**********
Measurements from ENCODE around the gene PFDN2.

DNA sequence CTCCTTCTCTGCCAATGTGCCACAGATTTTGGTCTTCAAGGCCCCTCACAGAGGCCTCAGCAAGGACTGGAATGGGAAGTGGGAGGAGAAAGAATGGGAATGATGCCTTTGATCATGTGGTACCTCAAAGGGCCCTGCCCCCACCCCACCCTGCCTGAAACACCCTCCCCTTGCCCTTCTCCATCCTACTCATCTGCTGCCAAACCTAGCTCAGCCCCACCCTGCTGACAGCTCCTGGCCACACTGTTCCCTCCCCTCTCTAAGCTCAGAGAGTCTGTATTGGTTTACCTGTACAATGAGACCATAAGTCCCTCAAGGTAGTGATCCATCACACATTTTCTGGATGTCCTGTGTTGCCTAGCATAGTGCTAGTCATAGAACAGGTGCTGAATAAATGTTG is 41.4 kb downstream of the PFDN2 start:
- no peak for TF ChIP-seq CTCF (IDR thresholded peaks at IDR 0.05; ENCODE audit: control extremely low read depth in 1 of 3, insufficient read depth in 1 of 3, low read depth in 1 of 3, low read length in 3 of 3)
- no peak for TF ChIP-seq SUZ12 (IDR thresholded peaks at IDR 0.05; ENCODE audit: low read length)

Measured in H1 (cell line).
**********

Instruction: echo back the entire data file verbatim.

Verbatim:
Measurements from ENCODE around the gene PFDN2.

DNA sequence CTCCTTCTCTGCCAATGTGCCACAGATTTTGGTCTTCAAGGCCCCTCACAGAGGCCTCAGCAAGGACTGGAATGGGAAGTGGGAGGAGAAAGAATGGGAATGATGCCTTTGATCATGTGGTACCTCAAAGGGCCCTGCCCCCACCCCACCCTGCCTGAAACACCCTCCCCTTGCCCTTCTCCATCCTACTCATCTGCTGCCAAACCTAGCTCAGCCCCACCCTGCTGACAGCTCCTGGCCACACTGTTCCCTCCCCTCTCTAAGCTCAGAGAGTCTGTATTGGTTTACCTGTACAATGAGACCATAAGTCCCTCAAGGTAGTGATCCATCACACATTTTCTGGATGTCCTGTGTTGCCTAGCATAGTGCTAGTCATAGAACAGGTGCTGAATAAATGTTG is 41.4 kb downstream of the PFDN2 start:
- no peak for TF ChIP-seq CTCF (IDR thresholded peaks at IDR 0.05; ENCODE audit: control extremely low read depth in 1 of 3, insufficient read depth in 1 of 3, low read depth in 1 of 3, low read length in 3 of 3)
- no peak for TF ChIP-seq SUZ12 (IDR thresholded peaks at IDR 0.05; ENCODE audit: low read length)

Measured in H1 (cell line).